Nonfiction > Marquis de Vauvenargues > Selections
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Vauvenargues (1715–1747).  Selections from the Characters, Reflexions and Maxims.  1903.
 
Characters
Theophilus, or the Profound Mind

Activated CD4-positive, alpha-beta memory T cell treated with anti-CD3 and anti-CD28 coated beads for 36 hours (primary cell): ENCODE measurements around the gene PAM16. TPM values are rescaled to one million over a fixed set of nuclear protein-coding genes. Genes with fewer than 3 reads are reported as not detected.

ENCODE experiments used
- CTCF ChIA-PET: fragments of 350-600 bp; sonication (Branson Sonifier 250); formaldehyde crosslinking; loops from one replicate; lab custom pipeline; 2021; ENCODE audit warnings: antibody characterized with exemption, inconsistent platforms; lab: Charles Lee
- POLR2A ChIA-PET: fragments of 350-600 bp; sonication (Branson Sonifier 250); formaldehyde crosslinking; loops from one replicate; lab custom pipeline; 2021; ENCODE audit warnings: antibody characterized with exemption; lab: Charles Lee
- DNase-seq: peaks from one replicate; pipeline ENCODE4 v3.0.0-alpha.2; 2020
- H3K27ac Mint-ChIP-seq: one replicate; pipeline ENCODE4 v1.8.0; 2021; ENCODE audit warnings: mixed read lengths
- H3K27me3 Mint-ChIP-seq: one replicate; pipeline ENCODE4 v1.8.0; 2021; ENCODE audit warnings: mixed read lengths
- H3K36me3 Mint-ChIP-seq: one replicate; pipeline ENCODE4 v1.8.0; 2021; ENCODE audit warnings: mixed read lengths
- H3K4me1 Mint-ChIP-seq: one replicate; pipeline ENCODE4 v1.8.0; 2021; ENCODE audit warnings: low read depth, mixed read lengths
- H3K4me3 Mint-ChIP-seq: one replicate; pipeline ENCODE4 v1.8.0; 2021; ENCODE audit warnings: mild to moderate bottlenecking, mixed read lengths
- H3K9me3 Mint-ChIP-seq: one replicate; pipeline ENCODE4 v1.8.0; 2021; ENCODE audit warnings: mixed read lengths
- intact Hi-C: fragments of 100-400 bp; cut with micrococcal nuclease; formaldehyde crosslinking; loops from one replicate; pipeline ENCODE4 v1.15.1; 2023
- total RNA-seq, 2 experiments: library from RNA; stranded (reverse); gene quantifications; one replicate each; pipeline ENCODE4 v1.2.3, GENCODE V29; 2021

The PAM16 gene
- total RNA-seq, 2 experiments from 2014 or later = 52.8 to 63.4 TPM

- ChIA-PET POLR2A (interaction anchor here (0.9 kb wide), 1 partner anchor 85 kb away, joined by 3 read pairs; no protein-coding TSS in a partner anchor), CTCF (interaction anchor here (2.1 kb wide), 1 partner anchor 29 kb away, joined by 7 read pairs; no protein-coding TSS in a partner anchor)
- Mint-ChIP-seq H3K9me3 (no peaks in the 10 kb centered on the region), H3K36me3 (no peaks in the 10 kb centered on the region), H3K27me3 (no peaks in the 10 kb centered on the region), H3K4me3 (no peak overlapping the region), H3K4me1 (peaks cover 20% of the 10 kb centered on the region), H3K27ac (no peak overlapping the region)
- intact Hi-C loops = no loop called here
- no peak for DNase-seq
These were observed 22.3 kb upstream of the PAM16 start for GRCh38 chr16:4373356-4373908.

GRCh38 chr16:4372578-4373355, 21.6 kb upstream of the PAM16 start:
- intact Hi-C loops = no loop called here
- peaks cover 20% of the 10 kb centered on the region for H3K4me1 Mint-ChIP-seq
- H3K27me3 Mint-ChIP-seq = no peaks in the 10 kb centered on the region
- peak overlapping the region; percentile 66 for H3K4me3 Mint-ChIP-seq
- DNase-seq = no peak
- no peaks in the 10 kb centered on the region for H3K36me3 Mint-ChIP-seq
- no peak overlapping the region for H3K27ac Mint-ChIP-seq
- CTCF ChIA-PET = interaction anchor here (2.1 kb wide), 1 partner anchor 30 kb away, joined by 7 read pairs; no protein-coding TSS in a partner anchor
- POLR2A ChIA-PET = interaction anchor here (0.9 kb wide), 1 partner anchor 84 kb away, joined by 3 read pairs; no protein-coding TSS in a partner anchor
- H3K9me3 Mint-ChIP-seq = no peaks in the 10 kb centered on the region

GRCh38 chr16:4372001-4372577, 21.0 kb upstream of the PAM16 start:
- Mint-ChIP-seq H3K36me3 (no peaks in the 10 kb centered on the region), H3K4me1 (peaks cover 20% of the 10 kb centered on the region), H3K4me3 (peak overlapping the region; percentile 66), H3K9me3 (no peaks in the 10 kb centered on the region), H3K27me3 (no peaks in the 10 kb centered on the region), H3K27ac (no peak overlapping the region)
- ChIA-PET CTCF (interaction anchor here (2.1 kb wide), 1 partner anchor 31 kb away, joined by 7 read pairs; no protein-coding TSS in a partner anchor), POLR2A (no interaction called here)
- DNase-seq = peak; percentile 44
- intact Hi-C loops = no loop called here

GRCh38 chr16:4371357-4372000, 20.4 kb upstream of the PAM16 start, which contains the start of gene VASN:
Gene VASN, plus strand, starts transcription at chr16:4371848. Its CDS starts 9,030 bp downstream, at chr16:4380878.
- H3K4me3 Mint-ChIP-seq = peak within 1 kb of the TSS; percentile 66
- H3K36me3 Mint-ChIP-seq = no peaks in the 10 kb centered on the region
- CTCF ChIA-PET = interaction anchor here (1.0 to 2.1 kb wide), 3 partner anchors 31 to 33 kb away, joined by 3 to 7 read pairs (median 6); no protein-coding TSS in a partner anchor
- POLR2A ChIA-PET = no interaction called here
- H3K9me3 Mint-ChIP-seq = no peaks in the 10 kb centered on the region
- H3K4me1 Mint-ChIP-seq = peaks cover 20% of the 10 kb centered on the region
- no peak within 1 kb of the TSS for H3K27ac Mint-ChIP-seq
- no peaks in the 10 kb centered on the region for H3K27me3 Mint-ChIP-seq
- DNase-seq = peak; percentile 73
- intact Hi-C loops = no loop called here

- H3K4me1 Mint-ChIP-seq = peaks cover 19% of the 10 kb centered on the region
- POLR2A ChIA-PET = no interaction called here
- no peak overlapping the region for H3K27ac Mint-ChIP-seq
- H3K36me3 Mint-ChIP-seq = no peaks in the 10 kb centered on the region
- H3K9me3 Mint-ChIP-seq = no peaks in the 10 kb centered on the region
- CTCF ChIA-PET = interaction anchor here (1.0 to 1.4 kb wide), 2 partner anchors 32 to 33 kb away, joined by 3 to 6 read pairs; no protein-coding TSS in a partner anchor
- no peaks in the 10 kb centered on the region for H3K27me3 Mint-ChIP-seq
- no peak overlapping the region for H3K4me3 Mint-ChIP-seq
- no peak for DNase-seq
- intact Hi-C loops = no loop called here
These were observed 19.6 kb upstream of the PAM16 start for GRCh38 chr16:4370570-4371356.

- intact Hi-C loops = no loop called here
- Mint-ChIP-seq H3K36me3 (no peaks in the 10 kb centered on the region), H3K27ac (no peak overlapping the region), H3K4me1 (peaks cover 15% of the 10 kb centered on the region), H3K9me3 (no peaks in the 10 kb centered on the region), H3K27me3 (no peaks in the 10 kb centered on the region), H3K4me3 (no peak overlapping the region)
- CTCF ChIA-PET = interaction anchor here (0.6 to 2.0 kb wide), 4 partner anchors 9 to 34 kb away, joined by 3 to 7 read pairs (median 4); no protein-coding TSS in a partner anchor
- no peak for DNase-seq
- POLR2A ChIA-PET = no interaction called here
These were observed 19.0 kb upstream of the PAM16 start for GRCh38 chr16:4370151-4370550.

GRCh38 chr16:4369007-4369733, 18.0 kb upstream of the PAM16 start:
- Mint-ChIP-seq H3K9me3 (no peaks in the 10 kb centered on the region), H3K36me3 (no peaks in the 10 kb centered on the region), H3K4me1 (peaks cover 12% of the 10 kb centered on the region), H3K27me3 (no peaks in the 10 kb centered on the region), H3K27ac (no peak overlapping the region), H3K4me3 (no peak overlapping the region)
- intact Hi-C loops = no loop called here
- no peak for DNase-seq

THEOPHILUS was imbued from his youth with the great and praiseworthy curiosity of knowing mankind and the various characters of nations; but, in pursuing that object, he did not neglect the men with whom he had to pass the greatest part of his life, for he did not resemble those who undertake long journeys in order to see, so they say, other manners, and who have never examined those of their own country. Urged by this powerful instinct, and perhaps also by some more secret ambition, he spent his best days in study and travel, and his life, always laborious, was always unquiet. Endowed by nature with extraordinary, profound, and clear penetration, he never speaks without a purpose, and his is no mind to cause weariness; his keen and active intelligence early caused him to apply himself to great affairs and solid eloquence; his words are simple, but bold and forcible; he sometimes speaks with a freedom that cannot do him any hurt, but which turns aside a defiant spirit in others. Nature placed in his heart the desire of insinuating himself and descending into the hearts of men who inspire and teach the hidden seductions of eloquence; yet he seems a man who does not seek to penetrate others, but who follows the vivacity of his humour. When he wishes to make a reserved man speak he contradicts him violently in order to rouse him, and insensibly engages him in talk in which he is obliged to reveal himself; even if he use dissimulation, his dissimulation and his silence have a meaning for Theophilus, who knows the things his interlocutor hides, and profits almost equally by candour and dissimulation, by indiscretion and silence, so difficult is it to escape him. He manipulates and plays a mind, turns over its pages just as we glance through a book we have in our hands, and which we open at a passage that pleases us; and this he does with such an air of innocence, with so little preparation, and so rapidly that those whom he has surprised by his words flatter themselves that they read his most secret thoughts. As he never wastes time in unnecessary talking, nor makes false steps, nor useless preparations, he is able to shorten the most contentious matters, the most difficult negotiations, and his flexible genius lends itself to every kind of character without abandoning his own. He is the affectionate friend, the father, the adviser and confidant of those who surround him. We find in him a man simple, without ostentation, familiar, popular. When we have been talking to him for an hour we think we know him, but his talent is to lay bare the characters of others and to conceal his own. Theophilus is a proof that skilfulness is not solely an art, as false men imagine it to be; a vivid imagination, great sense, an eloquent soul, easily subjugate the most guarded and defiant minds, and a superior intelligence conceals thoughts much more surely than do falsehood and dissimulation, always useless as trickery against prudence.  1
 
 
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